Money outside of GAMP typically fails to ever be used as money. If you can’t walk into a store, see prices in your money and then transact with it without significant fees or slippage, your money is probably not going to survive. Everyone references the dollar; even foreigners outside the US have some second level understanding of the dollar price against their own currency. GAMP rules everything around me.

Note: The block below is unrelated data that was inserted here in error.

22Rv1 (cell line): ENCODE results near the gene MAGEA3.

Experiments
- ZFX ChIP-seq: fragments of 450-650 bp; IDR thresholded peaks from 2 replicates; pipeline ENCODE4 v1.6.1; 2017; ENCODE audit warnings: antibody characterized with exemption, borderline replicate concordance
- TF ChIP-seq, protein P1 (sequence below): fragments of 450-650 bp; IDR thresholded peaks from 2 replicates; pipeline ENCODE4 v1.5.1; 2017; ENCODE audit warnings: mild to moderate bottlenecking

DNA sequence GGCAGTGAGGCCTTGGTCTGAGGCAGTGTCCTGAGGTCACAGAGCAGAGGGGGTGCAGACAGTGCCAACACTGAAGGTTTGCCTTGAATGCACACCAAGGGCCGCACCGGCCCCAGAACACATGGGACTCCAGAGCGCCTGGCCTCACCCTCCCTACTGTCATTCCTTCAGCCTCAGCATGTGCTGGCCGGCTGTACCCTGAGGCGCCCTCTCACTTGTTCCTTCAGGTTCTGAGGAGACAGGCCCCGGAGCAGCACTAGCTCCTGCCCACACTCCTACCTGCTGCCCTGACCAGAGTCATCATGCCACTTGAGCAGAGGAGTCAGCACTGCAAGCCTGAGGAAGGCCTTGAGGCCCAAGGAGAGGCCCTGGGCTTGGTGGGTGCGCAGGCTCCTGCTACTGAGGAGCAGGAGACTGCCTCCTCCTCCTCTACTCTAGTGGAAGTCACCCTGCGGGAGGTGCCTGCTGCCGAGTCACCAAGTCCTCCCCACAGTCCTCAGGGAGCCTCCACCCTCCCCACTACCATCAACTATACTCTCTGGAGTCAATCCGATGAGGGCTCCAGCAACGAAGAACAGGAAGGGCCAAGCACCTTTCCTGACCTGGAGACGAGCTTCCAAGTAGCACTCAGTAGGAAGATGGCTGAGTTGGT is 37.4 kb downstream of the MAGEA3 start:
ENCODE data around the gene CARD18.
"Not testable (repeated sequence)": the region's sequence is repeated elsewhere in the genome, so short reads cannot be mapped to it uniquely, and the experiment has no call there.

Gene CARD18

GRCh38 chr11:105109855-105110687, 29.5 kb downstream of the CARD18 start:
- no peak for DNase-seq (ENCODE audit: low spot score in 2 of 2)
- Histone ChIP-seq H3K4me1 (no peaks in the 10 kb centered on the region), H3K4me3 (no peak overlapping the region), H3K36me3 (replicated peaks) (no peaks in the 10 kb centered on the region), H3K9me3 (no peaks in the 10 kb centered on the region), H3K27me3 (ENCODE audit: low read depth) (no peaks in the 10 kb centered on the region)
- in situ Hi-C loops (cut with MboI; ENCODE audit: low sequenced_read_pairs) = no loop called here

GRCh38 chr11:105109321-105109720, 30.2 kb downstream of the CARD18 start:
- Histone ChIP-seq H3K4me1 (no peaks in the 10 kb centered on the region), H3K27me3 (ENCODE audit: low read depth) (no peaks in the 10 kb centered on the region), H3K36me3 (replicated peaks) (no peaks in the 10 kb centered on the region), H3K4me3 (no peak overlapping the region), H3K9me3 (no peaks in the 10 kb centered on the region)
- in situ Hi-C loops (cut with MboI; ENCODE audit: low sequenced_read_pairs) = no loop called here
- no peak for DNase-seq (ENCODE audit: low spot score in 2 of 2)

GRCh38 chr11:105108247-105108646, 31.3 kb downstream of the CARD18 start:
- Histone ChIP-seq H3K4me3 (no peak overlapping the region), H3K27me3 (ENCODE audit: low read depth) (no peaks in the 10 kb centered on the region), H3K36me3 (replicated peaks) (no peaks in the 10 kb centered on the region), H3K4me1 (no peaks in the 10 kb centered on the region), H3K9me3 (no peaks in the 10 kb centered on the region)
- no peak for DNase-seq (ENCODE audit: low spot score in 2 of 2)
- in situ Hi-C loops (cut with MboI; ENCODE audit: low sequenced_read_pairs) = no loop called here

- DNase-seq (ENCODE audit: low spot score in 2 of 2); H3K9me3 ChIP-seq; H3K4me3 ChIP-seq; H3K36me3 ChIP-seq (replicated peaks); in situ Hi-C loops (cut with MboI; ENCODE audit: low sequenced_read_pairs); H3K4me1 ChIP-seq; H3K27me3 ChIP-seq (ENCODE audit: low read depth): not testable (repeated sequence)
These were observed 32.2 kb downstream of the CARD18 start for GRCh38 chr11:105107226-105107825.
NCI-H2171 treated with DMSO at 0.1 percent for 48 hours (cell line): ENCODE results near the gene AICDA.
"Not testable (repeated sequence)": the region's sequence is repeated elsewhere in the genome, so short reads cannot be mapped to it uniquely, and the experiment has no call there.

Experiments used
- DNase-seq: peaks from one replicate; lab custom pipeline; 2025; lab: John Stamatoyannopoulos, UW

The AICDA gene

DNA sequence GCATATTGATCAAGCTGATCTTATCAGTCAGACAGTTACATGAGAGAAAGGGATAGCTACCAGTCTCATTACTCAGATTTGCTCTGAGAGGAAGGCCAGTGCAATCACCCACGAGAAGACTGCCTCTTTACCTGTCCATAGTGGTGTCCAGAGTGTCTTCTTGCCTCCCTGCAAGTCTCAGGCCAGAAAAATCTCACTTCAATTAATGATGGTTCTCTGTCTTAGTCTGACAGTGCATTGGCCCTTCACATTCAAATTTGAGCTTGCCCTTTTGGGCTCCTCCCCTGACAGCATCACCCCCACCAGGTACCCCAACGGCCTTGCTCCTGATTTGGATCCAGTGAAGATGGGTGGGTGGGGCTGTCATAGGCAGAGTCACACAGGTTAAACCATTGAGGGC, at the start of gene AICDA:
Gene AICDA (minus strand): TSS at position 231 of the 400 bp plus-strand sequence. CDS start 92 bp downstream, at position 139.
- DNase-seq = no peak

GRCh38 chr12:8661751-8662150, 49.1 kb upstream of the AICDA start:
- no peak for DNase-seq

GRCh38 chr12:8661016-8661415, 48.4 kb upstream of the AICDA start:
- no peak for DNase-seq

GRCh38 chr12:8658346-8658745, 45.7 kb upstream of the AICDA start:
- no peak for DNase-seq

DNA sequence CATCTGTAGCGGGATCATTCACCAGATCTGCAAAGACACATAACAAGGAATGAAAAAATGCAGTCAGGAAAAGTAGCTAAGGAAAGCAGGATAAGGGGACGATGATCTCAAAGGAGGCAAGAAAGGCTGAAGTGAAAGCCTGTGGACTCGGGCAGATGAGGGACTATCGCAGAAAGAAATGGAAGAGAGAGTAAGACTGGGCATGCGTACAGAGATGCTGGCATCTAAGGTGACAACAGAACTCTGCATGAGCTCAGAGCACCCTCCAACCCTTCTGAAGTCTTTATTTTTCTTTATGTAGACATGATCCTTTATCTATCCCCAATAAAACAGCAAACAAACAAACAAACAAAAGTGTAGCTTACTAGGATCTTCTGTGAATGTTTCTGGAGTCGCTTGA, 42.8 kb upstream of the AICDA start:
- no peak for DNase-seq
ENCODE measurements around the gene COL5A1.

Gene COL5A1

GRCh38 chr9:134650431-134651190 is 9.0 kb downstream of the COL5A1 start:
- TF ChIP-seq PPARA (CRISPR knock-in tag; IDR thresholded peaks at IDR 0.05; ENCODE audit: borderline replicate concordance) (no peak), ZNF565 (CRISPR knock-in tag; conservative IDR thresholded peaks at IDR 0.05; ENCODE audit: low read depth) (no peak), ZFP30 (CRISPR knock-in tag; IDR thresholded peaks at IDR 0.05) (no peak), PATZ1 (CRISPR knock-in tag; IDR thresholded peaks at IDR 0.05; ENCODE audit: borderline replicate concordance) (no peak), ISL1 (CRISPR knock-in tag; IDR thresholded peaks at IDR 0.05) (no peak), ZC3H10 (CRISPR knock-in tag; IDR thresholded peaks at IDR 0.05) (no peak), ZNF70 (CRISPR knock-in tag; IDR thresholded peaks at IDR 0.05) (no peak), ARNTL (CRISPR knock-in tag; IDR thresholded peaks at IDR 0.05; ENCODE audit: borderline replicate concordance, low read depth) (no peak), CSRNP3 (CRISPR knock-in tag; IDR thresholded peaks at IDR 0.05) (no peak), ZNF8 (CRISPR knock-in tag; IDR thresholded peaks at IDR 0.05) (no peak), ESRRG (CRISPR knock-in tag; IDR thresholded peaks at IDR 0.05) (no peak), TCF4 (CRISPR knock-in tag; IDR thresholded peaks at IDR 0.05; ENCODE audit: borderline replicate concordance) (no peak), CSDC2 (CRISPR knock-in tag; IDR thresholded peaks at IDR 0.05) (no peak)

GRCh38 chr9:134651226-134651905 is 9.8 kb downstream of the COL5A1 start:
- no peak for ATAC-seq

So given GAMP, where do synthetics fit in? Ok, so you’ve got your G-coin that synthetically tracks a climate change index. Every day you look at it sadly knowing that humanity will never hit its climate targets and the global temperature is set to rise 1.5 degrees over the next century. Governments make cute statements about meeting targets, but you know deep down that China and the USA will never tame their emissions, committing the world to untold death, destruction and the end of humanity. Tears roll down your face when you enter Starbucks, Solanaphone in hand and step up to order a decaf iced gingerbread Almond milk latte with extra whipped cream. You flick open your crypto wallet while remembering the coffee giant uses more than 8,000 paper cups a minute, most of which are not recyclable. Your synthetic climate change coin is up .1% in the last year to match the current rise in average temperatures. As you go to pay, liquidity in Uniswap is $250,000, most of which is yours. If you want to sell the slippage will be 4%, one degree higher than the worst case for global temperatures globally in 2100. Whatever, you need your sugary drink. Send transaction. Unfortunately the dollar is a shared way of knowing the world in value. GAMP principles pre-internet led to the creation of many currencies globally, now monopolized by the state. In a post-internet world, we’re working towards the end of money, which will be a single reference currency for all value transacted globally. GAMP demands this efficient harmonization, there can be no second best.